Base: Left/Centre/Right: Finland = 389/824/355, Germany = 149/1485/69, UK = 468/1009/292, Spain = 626/1130/159, US = 476/871/591, Greece = 355/1231/173.
Note: Respondents that selected “Don’t know” at Q1F were removed from the analysis.
A consistent theme from the focus group sessions in all four countries was the view that trust in the news is strongly tied to trust in specific news brands.
We were able to put this to the test using our survey data. When we look at the strength of the association (or correlation) between overall trust in the news and a number of other potential drivers, we can see that there is a very strong link between trust in the news and trust in news organisations (0 indicates no association, and 1 indicates exact overlap). In all 26 countries trust in news organisations is the most important driver of overall trust, and is significantly more important than trust in journalists, and freedom from undue governmental influence. In other words, trust in the news is almost synonymous with trust in news brands. Of the different dimensions examined, perceived freedom from commercial influence was the least important driver of trust in most countries.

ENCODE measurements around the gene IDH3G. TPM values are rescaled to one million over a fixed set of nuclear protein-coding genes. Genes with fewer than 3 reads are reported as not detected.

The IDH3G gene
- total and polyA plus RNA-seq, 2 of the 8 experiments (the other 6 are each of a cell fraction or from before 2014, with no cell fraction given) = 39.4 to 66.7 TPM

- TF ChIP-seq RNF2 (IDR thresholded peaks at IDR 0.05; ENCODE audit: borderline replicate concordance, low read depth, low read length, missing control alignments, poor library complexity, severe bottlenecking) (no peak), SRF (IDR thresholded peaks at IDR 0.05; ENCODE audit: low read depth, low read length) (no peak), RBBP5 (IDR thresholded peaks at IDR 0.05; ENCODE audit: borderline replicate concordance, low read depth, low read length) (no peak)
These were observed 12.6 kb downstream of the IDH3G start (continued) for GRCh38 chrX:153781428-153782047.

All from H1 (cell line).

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DRIVERS OF OVERALL TRUST IN THE NEWS
|Trust in news organisations||.74||.82||.77||.76||.83||.73|
|Trust in journalists||.68||.73||.64||.65||.75||.62|
|Freedom from politics||.49||.65||.53||.48||.61||.46|
|Freedom from commerce||.49||.61||.50||.50||.58||.42|
Base: Total sample in each country.
Note: A Pearson’s product moment correlation test was used to compute the correlation coefficients. A Steiger’s Z-test was used to test for differences between them.
Another point often made by our focus group participants was that trust in news brands takes a long time to build. Some news brands – typically those that have been around a long time – are often seen as main sources of news, whereas new players – even if they have a large reach – are thought of as secondary sources or ‘guilty pleasures’.